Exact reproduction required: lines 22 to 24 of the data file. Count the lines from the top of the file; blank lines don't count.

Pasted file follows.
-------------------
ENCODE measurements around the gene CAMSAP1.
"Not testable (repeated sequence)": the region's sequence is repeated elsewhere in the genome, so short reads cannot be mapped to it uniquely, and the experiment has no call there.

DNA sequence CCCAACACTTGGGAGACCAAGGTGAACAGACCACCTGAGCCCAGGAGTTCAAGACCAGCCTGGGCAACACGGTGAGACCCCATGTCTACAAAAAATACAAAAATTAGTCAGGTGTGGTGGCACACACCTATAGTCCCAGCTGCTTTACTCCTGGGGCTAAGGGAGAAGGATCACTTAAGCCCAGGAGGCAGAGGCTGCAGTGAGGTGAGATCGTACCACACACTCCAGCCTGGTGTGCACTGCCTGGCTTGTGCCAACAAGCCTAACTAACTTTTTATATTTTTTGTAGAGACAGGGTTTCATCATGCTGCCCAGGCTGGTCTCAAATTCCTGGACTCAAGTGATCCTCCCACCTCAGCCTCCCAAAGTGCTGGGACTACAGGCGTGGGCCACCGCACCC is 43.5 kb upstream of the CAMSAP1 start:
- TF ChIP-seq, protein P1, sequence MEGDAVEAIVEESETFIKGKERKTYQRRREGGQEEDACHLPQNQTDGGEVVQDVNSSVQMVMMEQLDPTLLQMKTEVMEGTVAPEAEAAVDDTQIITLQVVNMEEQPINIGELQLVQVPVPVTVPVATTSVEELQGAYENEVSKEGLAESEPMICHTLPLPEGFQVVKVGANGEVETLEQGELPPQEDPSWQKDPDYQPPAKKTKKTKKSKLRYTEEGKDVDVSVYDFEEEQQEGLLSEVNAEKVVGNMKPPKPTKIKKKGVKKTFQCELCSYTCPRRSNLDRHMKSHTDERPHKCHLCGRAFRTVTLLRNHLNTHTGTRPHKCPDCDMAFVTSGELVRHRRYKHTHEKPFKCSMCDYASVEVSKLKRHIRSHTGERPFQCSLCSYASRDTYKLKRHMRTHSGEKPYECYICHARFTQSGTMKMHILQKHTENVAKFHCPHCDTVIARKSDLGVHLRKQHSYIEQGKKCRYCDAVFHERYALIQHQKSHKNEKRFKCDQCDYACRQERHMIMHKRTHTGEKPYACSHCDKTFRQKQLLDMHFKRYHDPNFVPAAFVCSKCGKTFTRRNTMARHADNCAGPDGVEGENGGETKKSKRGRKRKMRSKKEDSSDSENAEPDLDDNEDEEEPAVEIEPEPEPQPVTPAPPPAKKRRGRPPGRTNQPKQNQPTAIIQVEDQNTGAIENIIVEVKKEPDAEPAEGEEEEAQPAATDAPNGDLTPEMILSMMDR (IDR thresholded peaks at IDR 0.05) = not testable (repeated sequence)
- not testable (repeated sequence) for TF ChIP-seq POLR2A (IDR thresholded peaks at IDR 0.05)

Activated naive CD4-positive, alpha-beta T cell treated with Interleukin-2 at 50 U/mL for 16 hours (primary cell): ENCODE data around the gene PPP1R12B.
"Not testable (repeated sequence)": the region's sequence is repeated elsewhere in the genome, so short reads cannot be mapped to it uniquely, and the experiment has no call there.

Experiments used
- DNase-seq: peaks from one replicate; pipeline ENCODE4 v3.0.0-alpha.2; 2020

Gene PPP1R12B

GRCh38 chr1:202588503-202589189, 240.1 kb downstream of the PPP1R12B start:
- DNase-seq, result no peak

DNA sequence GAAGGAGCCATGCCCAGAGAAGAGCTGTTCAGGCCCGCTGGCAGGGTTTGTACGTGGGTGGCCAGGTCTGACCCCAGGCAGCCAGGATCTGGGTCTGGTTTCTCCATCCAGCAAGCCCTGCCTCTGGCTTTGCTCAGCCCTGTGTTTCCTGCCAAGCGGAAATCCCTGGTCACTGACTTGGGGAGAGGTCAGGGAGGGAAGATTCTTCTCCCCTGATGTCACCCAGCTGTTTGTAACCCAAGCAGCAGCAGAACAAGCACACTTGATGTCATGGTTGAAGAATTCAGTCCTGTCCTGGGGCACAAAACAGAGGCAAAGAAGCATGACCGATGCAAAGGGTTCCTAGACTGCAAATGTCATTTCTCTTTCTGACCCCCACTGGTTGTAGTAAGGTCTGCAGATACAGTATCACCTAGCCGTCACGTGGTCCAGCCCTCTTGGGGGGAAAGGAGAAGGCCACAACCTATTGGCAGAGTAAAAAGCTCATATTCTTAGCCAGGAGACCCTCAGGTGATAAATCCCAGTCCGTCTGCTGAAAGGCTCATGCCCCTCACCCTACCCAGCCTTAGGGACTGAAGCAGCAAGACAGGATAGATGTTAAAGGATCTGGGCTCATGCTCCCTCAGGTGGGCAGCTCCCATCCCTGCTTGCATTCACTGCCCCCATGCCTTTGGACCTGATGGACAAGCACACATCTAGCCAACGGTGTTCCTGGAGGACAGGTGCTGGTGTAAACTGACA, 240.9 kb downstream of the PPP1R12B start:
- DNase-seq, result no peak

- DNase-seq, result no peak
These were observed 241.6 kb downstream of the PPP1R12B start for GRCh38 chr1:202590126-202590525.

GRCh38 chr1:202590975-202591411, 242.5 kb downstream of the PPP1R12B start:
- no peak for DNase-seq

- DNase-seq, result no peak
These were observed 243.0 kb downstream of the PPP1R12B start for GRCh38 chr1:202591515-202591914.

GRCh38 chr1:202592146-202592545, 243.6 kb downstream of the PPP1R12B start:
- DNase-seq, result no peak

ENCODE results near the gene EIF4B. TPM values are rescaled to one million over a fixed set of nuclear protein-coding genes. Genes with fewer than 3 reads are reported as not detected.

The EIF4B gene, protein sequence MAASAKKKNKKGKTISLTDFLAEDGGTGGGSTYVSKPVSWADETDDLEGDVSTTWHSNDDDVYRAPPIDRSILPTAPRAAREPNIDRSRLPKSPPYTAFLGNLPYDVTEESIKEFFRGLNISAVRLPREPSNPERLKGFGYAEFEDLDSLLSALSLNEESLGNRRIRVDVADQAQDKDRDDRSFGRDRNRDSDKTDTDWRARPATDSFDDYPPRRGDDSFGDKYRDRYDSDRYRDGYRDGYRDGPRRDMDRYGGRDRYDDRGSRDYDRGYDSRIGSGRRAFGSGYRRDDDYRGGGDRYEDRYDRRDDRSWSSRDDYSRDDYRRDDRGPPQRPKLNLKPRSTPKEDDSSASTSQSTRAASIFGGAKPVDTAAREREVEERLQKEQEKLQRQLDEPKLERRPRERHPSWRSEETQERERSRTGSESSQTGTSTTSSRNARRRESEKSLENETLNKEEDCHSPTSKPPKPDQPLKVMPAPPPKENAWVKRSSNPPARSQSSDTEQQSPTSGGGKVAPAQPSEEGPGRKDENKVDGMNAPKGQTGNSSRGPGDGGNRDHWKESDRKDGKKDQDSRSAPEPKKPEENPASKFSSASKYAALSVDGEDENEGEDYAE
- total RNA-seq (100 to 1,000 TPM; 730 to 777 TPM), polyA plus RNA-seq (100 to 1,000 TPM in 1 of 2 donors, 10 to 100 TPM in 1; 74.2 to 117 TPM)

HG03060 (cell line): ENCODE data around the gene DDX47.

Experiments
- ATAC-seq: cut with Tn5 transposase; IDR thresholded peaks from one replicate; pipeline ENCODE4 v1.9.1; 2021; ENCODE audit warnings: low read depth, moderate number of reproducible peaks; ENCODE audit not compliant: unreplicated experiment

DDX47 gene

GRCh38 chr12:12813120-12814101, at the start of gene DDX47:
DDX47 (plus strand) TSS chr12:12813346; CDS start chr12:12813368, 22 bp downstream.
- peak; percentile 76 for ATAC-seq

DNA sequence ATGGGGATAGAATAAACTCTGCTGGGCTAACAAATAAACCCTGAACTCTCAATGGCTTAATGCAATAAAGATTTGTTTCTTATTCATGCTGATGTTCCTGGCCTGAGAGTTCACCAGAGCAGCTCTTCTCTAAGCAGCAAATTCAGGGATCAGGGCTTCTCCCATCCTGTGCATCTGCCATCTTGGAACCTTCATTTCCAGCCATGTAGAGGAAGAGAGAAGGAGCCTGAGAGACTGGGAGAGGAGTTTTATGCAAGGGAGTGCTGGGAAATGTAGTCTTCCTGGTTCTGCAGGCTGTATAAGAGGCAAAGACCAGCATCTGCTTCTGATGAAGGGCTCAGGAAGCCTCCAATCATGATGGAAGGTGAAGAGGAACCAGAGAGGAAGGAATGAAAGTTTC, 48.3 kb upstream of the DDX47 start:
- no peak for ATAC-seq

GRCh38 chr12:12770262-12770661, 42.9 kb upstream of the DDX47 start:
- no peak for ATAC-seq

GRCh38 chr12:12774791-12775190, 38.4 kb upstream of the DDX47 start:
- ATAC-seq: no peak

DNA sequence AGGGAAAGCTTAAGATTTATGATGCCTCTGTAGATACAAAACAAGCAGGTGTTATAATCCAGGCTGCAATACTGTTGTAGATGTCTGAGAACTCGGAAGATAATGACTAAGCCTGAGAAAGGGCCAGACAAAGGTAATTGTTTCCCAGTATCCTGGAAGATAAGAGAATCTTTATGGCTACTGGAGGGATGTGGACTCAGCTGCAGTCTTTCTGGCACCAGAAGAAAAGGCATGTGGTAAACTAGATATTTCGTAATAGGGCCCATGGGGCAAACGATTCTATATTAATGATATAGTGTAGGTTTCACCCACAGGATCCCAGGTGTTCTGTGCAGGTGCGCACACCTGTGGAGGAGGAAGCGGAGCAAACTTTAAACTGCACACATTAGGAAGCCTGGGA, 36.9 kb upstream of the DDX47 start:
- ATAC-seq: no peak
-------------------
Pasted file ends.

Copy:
- DNase-seq, result no peak

ENCODE results near the gene EIF4B. TPM values are rescaled to one million over a fixed set of nuclear protein-coding genes. Genes with fewer than 3 reads are reported as not detected.

The EIF4B gene, protein sequence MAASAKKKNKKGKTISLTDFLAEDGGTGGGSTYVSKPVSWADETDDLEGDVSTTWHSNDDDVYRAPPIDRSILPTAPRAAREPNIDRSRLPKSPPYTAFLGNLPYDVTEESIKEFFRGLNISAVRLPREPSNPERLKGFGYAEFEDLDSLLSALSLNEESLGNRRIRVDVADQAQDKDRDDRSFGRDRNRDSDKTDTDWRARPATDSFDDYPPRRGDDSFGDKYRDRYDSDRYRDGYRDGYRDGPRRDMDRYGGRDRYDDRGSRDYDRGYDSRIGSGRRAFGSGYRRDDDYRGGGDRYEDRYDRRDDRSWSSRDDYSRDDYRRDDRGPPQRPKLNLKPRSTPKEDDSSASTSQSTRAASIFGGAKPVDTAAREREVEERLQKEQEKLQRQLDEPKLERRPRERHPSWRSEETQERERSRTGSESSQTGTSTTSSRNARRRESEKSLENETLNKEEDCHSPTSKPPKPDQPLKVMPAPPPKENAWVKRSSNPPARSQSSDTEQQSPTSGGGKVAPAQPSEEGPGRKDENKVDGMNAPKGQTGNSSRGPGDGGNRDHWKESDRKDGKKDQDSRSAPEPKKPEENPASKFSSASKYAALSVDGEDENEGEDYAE